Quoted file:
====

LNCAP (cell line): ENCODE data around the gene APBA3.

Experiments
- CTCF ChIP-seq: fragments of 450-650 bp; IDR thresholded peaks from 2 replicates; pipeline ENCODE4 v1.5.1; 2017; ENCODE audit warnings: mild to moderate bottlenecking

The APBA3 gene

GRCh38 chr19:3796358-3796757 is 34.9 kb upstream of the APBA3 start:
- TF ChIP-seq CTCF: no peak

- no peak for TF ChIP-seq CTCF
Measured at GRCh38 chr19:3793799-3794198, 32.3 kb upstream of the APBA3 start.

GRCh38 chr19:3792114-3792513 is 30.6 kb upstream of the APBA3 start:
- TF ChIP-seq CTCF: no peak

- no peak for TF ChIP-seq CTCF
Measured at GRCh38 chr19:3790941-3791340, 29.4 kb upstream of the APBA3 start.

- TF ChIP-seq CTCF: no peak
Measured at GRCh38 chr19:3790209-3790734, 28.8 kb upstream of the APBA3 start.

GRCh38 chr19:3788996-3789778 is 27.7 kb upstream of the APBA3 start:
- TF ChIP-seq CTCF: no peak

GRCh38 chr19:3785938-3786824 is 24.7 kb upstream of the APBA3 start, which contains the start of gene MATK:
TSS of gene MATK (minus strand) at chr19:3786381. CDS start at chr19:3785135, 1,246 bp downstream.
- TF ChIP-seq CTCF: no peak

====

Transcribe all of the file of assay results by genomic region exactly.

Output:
LNCAP (cell line): ENCODE data around the gene APBA3.

Experiments
- CTCF ChIP-seq: fragments of 450-650 bp; IDR thresholded peaks from 2 replicates; pipeline ENCODE4 v1.5.1; 2017; ENCODE audit warnings: mild to moderate bottlenecking

The APBA3 gene

GRCh38 chr19:3796358-3796757 is 34.9 kb upstream of the APBA3 start:
- TF ChIP-seq CTCF: no peak

- no peak for TF ChIP-seq CTCF
Measured at GRCh38 chr19:3793799-3794198, 32.3 kb upstream of the APBA3 start.

GRCh38 chr19:3792114-3792513 is 30.6 kb upstream of the APBA3 start:
- TF ChIP-seq CTCF: no peak

- no peak for TF ChIP-seq CTCF
Measured at GRCh38 chr19:3790941-3791340, 29.4 kb upstream of the APBA3 start.

- TF ChIP-seq CTCF: no peak
Measured at GRCh38 chr19:3790209-3790734, 28.8 kb upstream of the APBA3 start.

GRCh38 chr19:3788996-3789778 is 27.7 kb upstream of the APBA3 start:
- TF ChIP-seq CTCF: no peak

GRCh38 chr19:3785938-3786824 is 24.7 kb upstream of the APBA3 start, which contains the start of gene MATK:
TSS of gene MATK (minus strand) at chr19:3786381. CDS start at chr19:3785135, 1,246 bp downstream.
- TF ChIP-seq CTCF: no peak